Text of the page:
Book Reviews

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Khmer Costumes and Ornaments:

After the Devata of Angkor Wat

Sappho Marchal
(translated from the French by Merrily Hansen)
First English edition Orchid Press 2005. (1st French edition, 1927) 128 pp., 44 b & w pl., including numerous line drawings, 21.5 x 15.2 cm., softcover.

ISBN-10: 974-524-057-5 $16.00
ISBN-13: 978-974-524-057-5

A View from the Ruins

A detailed study of the apasaras’ clothes and hairstyles from a woman who was virtually raised within Angkor many decades ago

Book Review by Michael Smithies

(The Nation, Sunday 10 July 2007)

This book first appeared in 1927 in French, and is here ably translated by Merrily Hansen, who took a liking to the Khmer carvings and bas-reliefs in Angkor a few years back, and was entranced by the proliferation of devatas.
   One likes them or one does not. Pierre Loti wrote in 1912: ‘How pretty and smiling they are, in their coiffures of goddesses, with nevertheless always that expression of mysteriously hinting at something which is so disturbing. Richly adorned… in their niches embroidered with carving, they remain adorable.’
   Snellgrove was unmoved in 2004: ‘The celestial maidens [apasaras], all looking so much the same, whom one meets at every corner, do little to gladden the heart.’
   The author of this slim volume, Sappho Marchal, was only 23 when her book was published. She was the daughter of Henri Marchal, the great curator of the EFEO in Angkor, and literally grew up among the ruins. She carefully observed all 1,737 devatas found at Angkor Wat (not including those on the towers) and categorised them into five types: ‘coiffures of hanging hair without a chignon; coiffures with a single chignon or a lock; coiffures with two chignons or two locks; coiffiires in the form of a small bonnet; and mukata , that is, apasaras wearing crowns like modem dancers’.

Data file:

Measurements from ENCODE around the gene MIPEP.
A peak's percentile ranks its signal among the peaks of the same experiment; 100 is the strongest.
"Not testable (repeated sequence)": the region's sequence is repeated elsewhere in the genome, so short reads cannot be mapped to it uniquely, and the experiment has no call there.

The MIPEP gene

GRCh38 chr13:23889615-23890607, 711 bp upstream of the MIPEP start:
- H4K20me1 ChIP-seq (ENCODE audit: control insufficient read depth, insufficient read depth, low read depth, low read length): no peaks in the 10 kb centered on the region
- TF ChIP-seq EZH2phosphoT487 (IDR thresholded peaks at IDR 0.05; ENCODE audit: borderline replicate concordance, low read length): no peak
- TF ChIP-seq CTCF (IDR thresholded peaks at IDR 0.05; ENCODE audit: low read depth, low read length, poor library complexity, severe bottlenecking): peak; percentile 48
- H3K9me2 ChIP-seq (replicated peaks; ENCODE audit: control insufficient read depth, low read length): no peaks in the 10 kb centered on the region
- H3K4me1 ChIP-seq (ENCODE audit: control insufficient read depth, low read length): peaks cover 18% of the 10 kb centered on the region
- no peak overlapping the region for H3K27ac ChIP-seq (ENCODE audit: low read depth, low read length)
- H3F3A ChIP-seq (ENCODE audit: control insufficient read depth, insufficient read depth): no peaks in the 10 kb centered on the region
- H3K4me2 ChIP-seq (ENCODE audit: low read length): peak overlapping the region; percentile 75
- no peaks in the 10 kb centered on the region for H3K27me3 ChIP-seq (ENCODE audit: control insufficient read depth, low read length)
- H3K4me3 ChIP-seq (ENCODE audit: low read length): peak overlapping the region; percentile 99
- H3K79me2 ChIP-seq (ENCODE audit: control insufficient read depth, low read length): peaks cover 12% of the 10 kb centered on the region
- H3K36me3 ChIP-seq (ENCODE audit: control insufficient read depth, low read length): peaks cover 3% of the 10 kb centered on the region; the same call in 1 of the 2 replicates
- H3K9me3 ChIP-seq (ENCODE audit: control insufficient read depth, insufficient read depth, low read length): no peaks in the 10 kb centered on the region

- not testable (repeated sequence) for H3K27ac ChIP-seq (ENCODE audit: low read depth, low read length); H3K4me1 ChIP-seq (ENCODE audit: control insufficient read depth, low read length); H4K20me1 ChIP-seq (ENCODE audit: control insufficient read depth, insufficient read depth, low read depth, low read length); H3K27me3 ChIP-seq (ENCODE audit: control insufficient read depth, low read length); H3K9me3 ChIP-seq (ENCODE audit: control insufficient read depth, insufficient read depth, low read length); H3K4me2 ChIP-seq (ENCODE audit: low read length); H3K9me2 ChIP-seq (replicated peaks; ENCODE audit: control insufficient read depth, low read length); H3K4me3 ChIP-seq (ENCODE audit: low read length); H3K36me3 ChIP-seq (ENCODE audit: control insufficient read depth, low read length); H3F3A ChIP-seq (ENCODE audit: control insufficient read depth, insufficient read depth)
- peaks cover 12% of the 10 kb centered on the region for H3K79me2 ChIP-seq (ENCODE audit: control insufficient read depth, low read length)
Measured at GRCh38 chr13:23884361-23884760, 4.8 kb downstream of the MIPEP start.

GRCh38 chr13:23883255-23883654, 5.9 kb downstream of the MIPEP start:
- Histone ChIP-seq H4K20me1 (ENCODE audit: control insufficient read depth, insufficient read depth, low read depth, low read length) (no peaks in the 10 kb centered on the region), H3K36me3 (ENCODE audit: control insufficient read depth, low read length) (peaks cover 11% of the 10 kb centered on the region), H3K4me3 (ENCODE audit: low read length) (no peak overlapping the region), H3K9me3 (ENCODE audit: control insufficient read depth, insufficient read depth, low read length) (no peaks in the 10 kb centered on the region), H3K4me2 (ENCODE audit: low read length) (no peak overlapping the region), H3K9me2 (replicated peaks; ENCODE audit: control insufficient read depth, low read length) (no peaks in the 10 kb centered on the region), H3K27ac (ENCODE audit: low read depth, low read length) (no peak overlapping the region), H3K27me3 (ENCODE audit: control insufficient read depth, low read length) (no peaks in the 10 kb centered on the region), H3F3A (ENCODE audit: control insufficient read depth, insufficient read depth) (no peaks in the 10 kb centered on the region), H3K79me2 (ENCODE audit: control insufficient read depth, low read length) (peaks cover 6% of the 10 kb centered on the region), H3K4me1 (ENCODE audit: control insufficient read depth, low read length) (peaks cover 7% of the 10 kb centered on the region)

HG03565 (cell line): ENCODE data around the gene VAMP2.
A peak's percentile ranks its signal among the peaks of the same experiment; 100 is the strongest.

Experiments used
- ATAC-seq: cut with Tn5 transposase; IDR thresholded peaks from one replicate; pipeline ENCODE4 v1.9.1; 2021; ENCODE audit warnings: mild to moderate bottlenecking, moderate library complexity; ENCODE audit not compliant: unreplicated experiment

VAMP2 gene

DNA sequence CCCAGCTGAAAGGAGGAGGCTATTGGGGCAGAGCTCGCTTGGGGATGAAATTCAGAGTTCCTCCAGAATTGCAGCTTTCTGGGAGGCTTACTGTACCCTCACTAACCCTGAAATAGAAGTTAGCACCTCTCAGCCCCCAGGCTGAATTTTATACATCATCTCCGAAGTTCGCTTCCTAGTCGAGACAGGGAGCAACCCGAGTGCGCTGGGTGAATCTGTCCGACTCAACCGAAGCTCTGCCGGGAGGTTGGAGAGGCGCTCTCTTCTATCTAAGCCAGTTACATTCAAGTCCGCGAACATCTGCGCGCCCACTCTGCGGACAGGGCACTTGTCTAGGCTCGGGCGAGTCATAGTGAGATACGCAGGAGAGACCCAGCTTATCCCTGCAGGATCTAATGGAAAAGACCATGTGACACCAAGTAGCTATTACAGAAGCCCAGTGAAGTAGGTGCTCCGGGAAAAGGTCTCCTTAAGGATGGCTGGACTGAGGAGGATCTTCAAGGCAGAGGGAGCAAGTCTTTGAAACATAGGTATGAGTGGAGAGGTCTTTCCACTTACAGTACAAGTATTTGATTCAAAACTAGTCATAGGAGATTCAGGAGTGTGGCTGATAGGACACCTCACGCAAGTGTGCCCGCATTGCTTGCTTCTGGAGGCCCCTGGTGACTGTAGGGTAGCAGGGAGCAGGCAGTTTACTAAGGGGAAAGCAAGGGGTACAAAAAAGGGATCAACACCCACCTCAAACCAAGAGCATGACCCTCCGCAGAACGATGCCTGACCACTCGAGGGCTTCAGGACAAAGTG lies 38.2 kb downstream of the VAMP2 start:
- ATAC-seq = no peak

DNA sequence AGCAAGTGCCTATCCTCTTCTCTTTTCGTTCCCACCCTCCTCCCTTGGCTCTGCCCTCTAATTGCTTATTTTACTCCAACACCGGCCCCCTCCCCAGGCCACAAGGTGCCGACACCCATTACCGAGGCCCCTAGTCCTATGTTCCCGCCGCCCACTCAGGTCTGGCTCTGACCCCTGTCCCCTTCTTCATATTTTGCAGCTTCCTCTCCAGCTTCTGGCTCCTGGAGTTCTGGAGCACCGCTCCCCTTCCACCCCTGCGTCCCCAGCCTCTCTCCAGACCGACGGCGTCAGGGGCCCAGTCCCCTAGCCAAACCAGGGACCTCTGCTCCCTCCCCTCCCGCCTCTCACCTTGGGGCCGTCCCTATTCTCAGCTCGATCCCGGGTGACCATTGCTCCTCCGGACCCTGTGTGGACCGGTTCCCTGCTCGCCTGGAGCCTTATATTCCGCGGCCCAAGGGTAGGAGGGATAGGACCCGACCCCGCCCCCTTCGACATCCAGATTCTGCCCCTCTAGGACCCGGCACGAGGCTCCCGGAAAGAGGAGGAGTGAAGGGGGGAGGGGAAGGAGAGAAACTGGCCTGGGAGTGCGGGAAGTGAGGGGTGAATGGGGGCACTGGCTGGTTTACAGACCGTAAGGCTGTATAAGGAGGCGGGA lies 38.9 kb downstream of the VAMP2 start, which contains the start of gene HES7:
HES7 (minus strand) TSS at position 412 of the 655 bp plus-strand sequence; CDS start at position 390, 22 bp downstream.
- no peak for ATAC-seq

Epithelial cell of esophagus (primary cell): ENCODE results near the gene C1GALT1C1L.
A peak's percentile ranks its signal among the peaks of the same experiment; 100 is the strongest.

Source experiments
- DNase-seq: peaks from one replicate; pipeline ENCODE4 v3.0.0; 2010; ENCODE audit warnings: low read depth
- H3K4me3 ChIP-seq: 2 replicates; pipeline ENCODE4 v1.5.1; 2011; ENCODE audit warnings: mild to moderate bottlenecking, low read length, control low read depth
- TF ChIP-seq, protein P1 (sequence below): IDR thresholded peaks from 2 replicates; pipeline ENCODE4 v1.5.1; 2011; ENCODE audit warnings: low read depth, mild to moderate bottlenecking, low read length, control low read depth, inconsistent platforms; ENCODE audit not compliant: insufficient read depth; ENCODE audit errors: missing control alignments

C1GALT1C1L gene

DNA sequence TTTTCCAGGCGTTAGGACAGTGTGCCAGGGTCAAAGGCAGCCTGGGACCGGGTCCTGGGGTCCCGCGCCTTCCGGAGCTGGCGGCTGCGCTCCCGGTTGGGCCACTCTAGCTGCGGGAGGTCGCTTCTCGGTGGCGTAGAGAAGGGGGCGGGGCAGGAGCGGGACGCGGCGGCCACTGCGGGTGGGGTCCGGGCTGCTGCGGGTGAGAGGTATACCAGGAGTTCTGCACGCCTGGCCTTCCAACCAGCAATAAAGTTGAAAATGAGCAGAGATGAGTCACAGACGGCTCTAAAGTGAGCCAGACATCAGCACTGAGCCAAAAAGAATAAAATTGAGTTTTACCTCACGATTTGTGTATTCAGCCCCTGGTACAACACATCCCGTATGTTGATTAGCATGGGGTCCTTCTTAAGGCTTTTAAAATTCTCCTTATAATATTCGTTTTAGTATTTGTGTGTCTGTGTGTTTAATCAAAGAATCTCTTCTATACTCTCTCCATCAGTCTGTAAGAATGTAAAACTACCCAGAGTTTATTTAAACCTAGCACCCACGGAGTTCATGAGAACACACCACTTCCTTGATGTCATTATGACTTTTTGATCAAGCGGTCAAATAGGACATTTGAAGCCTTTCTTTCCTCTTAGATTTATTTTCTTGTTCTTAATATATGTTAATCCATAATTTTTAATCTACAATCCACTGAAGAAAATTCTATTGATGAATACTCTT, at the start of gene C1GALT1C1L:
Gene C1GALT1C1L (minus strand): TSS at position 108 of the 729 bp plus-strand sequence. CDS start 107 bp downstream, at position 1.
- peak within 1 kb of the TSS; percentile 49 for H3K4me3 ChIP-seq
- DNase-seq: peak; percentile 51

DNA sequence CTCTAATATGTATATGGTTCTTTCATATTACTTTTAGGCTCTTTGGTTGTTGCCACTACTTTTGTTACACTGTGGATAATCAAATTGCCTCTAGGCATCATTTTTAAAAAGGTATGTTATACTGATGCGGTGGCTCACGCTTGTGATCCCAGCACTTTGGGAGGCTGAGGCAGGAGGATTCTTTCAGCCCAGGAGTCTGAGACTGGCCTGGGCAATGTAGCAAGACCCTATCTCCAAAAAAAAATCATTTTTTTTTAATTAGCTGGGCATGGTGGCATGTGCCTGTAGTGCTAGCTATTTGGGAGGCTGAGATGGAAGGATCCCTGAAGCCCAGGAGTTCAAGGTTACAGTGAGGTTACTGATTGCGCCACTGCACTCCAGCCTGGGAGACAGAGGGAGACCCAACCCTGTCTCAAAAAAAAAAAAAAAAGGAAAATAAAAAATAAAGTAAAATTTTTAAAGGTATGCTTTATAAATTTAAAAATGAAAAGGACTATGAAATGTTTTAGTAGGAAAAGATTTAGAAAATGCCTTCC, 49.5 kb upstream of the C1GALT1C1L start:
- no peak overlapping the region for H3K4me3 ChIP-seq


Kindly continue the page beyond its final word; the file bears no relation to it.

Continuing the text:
She then illustrates these in 41 plates, with sometimes 16 or more examples in each, grouping objects as far as possible, and providing detailed notes for head­dresses, jewelled ornaments and the objects carried, most often a stylised lotus flower.
   She goes into great detail about the sarong worn by the apasaras, even detailing how it must have been cut to be worn in the fashion shown.
   But here one has to pause for thought: these are, after all, heavenly maidens, minor deities. There is no reason to think that they bore exact resemblance to court ladies of the Angkor period; indeed, there is every reason to think the opposite.
   They were idealised. Therefore their panels of flowing cloth are not really likely to be true representations, but figments of artistic imagination, probably reinforced somewhere by texts of Indian origin.
   Loti quotes a text of Valmiki: ‘From the swirling waters arose the Apasaras, celestial dancers and courtesans, who were of incomparable beauty. They became the wives of the demi­gods, the Gandharwas.’
   Certainly some of the materials used for the sarong were transparent, but the details reveal no commonly found weaving designs, and it seems rather unlikely that even court Khmer would cut lengths of fine, divine cloth in such a wasteful fashion as shown here.
   This seems all the more so as Zhou Daguan, writing in 1296-7, tells us that the seamstresses in Angkor were all Thai: ‘The Siamese women know bow to sew and dam. When a length of cloth which [the Khmer] want to wear is torn, the natives employ [Siamese women] to repair it.’ Repair, please note, not cut nor hem.
   The same goes for the weird and wonderful coiffures, with locks wound up to impossible Carmen Miranda heights.
   With the crowns, one is on more familiar ground; the use of springs to provide a shimmering effect is common today, in Bali too.
   But again the headdresses illustrated here are so high that all dance movements could only be slow, otherwise there would be a serious risk of the crown falling off.
   Not surprising therefore that one member of the Covent Garden ballet dismissed Khmer classical dancing as ‘bloody boring’ some years back. It has to be noted, though, that the peasant tradition is to the fore in Bali, and the pace of dance movements much quicker than the court-inspired presentations elsewhere in Southeast Asia.
   Marchal confined her study to the devatas at Angkor Wat, not including the towers, as well she might, for otherwise the task to enumerate, classify and draw them would have become well-nigh impossible.
   The translator in an introductory note tells us that the total is now 1,860, this time including the towers, though many have been lost, from weather, the chemical effects of bat droppings, and looting.
   It is useful to have this small book in print again, and in English, and it will no doubt find its way into the bags of many returning tourists.

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